several weeks to complete and will help you to find a job afterward. Try to find a program that builds in teaching experience, or volunteer in your community for a while after completing the program. Why is it worth it to you to try this? If you can teach English, a world of opportunities open up to you. I can’t even begin to list all the websites that specialize in linking ESL (English as a Second Language) teachers with jobs abroad. Just to start with, you could try Dave’s ESL Café, which is a wonderful resource for all things ESL, including links to certification courses, ideas for teachers, help for students going through certification programs, and most importantly, job links. Or you could try ESL Jobs, ESL Employment, ESL Jobs World, and ESL Herald, just to get you started. If you start searching online for ESL jobs and teaching information, you’ll be drowning in websites before you know it.
- Be prepared to do your job interview via Skype. For example, Dave’s ESL job board (see above) currently lists a job at Na’atik, el Instituto de Lenguas y Culturas, in the Yucatan Peninsula, Mexico. Na’atik takes resumes and applications by email and conducts all its interviews via Skype. If you are not accustomed to using Skype, set it up and test your connection with a few calls before you rely on it for your interview – and find a professional looking environment to make your interview call from.
- To prepare for your job interview – not to mention your working environment – make sure that you brush up on your Spanish. Most part-time jobs that you can get in Central America will require you to have at least a basic command of Spanish, though you may be able to get by without being fluent.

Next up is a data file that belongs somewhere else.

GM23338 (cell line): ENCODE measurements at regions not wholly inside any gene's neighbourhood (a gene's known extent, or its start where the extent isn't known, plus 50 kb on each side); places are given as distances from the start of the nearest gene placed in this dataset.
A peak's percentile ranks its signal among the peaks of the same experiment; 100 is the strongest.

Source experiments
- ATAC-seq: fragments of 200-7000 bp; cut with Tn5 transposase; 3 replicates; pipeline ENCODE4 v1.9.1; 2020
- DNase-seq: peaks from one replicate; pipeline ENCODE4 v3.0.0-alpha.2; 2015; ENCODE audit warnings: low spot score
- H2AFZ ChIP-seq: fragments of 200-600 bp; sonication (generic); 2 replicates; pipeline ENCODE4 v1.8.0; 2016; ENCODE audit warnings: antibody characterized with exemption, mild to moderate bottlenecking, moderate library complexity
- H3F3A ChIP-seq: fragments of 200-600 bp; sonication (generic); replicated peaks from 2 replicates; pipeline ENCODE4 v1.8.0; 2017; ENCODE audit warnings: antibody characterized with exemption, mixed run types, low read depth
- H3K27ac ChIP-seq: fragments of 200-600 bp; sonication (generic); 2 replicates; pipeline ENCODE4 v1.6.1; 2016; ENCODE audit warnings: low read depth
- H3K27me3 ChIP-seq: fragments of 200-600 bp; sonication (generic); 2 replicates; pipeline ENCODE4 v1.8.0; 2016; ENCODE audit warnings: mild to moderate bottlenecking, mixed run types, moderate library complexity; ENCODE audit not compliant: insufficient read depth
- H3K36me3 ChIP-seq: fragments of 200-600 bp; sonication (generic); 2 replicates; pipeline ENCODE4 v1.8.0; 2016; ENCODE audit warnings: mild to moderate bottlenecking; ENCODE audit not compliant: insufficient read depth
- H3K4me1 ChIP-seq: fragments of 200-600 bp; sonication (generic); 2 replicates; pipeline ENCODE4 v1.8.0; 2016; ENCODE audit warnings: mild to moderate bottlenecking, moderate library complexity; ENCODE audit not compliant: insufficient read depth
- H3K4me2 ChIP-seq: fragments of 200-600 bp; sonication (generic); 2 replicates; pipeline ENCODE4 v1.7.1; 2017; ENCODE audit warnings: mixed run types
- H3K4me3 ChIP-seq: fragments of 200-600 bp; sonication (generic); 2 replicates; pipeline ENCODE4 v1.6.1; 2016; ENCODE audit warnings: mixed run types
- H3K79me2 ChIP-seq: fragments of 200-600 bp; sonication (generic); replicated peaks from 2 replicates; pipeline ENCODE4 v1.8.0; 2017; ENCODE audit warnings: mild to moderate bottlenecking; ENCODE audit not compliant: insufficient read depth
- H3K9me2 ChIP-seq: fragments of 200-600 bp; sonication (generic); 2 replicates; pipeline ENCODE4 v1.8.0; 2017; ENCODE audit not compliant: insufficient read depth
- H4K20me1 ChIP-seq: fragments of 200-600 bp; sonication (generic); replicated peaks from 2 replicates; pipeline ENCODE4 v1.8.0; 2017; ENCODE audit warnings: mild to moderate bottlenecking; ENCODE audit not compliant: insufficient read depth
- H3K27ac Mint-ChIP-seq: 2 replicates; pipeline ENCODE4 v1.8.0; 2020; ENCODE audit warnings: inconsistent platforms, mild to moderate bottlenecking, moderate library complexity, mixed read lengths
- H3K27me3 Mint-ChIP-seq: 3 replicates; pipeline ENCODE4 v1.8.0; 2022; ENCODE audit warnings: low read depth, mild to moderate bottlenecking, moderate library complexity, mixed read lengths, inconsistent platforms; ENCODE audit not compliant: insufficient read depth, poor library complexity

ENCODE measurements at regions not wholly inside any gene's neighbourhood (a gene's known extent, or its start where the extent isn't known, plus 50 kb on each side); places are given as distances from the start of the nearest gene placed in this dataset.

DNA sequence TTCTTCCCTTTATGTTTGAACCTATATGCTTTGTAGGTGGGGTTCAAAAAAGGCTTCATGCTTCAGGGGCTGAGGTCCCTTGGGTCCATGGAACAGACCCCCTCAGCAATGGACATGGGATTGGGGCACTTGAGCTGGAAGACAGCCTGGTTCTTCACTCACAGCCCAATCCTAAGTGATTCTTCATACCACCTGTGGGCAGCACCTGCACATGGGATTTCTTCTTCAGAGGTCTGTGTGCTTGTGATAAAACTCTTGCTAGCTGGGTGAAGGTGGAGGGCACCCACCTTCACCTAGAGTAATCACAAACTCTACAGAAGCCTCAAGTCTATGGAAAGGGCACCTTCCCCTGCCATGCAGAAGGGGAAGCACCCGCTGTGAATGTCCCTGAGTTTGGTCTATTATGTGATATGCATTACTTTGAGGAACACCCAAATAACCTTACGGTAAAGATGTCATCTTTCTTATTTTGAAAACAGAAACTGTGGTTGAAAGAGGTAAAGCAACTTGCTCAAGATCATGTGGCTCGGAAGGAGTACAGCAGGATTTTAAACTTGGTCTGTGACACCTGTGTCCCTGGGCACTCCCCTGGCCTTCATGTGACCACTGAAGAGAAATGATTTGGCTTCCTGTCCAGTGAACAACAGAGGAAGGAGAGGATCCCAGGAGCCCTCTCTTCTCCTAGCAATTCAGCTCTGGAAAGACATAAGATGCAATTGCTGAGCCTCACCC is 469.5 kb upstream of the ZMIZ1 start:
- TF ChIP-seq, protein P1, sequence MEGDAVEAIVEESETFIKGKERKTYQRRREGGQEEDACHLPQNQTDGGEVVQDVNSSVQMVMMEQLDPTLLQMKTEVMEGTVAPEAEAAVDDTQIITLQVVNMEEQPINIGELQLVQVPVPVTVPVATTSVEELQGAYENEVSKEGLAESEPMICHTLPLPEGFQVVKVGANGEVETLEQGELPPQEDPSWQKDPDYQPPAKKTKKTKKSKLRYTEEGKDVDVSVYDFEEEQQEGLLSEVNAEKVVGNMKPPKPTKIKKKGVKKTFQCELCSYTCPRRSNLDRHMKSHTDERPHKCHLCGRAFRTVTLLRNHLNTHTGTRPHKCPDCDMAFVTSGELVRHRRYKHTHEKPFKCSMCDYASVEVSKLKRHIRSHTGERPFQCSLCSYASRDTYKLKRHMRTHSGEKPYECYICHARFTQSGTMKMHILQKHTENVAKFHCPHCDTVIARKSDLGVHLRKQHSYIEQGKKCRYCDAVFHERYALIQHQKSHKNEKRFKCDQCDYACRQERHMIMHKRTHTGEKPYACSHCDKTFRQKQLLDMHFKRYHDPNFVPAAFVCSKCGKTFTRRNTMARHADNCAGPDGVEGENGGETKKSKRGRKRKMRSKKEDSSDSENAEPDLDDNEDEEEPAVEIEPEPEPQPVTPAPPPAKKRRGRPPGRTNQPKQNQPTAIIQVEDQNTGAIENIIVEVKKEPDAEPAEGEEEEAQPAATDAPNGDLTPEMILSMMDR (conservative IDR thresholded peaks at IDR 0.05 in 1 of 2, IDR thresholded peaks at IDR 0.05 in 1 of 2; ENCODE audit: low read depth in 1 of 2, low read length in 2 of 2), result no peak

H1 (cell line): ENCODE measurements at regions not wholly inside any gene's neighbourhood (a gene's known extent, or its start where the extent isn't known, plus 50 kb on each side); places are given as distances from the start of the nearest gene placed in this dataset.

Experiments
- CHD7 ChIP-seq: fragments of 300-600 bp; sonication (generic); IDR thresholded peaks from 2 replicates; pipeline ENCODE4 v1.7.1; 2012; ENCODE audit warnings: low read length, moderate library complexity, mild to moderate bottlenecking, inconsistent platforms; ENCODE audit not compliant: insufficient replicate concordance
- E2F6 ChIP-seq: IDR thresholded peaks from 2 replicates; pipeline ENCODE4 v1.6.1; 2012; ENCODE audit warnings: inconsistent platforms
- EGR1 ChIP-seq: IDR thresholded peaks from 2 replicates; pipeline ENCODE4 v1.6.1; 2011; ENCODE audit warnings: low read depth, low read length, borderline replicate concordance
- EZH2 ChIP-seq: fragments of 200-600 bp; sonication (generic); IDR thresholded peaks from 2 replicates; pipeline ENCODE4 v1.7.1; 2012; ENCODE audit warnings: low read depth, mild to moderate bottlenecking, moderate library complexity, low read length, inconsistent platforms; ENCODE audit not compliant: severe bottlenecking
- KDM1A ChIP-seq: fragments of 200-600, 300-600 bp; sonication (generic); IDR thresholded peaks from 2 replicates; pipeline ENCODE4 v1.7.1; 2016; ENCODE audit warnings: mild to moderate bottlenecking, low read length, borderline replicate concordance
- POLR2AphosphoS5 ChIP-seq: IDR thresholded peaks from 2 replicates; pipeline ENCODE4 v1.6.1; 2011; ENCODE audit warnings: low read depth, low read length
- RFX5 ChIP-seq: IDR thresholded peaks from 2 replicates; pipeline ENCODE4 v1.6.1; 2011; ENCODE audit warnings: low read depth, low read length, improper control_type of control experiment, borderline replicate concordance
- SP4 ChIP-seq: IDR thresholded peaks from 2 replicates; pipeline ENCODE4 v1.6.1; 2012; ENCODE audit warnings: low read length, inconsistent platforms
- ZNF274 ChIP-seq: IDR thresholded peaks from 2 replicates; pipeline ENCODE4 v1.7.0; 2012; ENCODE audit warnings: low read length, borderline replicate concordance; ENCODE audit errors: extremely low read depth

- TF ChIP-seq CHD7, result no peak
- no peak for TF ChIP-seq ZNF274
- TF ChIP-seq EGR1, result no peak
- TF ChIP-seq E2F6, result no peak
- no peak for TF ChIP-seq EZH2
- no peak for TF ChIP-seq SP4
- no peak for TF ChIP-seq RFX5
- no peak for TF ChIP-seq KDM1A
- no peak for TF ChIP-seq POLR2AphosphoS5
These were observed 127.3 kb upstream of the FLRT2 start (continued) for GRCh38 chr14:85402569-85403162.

- Once you find a job, remember that in most countries, you will need to get a work visa to allow you to work. In some countries you may be forced to fly in on a tourist visa, get the job, and then fly out again to activate a work visa – but be aware that sometimes looking for work on a tourist visa is against local immigration laws. In many countries, to get a work visa you will need a BA and a specialized skill (speaking English often counts as your specialized skill). If you are a student, you may be able to get a temporary work-holiday visa, good for 3-6 months, which is all you really need if you are planning to travel from country to country. Check with the State Department to find information about the current visa requirements for the countries you are interested in.
Finally, when you are searching for part-time temporary jobs, don’t forget to activate your network, just as you would if you were looking for any other job. It’s a small world – literally. You never know when someone you know, or a friend of someone you know, may have done exactly what you are planning to do – and that person may have ideas and tips for you or may even know of temporary jobs related to your particular field of expertise. At the very least, your job search will give you a terrific ice breaker the next time that you need something to talk about at a party.